By T. Dyson
During this publication, Dyson explains the convergence and divergence among British, French and German defence reforms within the post-Cold struggle period. He engages with cultural and realist theories and develops a neoclassical realist method of switch and stasis in defence coverage, bringing new fabric to endure at the elements that have affected defence reforms.
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Extra resources for Neoclassical Realism and Defence Reform in Post-Cold War Europe (New Security Challenges)
1 Europe’s Partial and Selective Emulation of the US-led Revolution in Military Affairs Patterns of convergence and divergence in defence reform: The objectives, instruments, institutional forums and temporality of defence policy According to Colin Bennett (1991: 19) policy convergence represents ‘a process of “becoming” rather than a condition of “being” alike…there must be movement over time to some common point. In comparative research…the essential theoretical dimension is temporal rather than spatial’.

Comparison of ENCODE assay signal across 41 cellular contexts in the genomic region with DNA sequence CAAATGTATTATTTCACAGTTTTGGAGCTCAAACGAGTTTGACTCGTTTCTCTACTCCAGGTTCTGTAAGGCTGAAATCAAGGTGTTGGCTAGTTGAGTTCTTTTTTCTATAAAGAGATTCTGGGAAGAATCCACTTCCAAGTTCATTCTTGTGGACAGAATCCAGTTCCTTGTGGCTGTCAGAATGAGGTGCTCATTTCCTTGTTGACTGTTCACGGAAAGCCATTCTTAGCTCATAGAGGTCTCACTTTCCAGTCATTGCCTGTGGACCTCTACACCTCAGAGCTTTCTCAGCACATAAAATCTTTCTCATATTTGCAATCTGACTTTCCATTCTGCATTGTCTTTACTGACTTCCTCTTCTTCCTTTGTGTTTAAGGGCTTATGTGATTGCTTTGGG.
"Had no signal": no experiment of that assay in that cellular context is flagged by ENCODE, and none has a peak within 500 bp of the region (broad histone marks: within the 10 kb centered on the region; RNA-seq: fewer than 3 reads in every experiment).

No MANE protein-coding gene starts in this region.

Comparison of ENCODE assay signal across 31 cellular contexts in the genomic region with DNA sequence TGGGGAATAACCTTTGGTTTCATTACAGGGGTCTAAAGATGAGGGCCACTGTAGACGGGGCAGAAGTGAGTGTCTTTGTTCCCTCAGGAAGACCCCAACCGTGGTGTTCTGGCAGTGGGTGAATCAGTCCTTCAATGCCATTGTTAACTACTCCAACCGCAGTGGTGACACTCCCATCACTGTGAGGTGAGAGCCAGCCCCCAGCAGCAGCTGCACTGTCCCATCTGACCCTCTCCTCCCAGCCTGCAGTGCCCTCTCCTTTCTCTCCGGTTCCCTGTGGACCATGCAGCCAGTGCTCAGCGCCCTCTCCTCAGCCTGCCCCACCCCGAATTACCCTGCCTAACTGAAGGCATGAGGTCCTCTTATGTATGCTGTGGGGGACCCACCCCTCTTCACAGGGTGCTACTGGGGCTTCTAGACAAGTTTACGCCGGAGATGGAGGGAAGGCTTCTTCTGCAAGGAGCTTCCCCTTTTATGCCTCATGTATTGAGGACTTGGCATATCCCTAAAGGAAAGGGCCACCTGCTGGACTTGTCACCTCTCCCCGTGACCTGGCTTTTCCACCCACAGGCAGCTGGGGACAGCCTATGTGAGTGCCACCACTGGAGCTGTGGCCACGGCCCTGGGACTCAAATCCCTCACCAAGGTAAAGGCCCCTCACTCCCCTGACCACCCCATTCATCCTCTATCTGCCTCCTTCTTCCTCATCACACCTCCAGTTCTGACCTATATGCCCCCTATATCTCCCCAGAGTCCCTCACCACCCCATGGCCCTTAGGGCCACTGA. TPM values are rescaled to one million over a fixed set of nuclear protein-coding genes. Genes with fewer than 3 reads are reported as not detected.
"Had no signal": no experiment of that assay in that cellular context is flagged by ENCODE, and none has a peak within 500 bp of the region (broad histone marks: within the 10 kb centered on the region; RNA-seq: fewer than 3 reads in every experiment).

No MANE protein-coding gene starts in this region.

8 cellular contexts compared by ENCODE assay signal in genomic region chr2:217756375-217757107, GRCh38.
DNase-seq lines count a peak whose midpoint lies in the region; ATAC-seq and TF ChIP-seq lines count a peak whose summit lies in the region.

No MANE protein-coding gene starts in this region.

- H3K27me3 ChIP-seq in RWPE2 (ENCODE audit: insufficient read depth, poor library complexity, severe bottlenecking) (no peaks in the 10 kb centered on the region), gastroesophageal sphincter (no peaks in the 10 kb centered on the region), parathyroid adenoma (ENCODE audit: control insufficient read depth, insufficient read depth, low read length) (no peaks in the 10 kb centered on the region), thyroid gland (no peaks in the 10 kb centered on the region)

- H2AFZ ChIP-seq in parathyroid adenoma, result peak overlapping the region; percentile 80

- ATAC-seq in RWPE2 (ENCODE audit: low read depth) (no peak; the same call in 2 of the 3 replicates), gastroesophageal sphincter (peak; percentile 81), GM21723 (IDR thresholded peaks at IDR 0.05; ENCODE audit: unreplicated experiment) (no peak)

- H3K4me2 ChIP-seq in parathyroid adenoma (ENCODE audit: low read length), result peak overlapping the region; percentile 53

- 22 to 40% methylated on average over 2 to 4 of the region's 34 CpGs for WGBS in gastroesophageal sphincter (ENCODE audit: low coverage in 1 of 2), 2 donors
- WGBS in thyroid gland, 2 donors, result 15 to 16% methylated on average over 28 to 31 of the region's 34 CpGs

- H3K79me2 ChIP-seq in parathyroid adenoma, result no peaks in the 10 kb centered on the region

V. Ogarkov. 5 The RMA draws upon the Marxist-Leninist tradition of revolutionary discontinuity in historical development. It rests upon the assumption that whilst warfare develops in an evolutionary manner, at certain periods, revolutionary advances in technology and ideas can offer the prospect of significant military advantage, recalibrating the global balance of power in favour of those able to take advantage of new developments (Metz, 2006: 3). 6 Clausewitz posited that in seeking to compel an adversary to one’s will through the destruction of his armed forces, war would escalate to its ‘pure’ or absolute form: ‘an explosion of uncontrolled violence’.
50 In contrast to its 2004 predecessor, FM 3-24 places cultural/anthropological approaches centre-stage and emphasises the operational and strategic aspects of conflict (Corum, 2007: 132; Hauser, 2007: 169). In doing so, the manual resurrects a number of the traditional operational features of US COIN operations, drawn from a thorough analysis of the history of COIN. FM 3-24 underscores, in particular, the importance of a close understanding of the local population. 55 FM 3-24 also argues that ‘some of the best weapons for counterinsurgents do not shoot’56 (Corum, 2007: 133; Hauser, 2007: 169).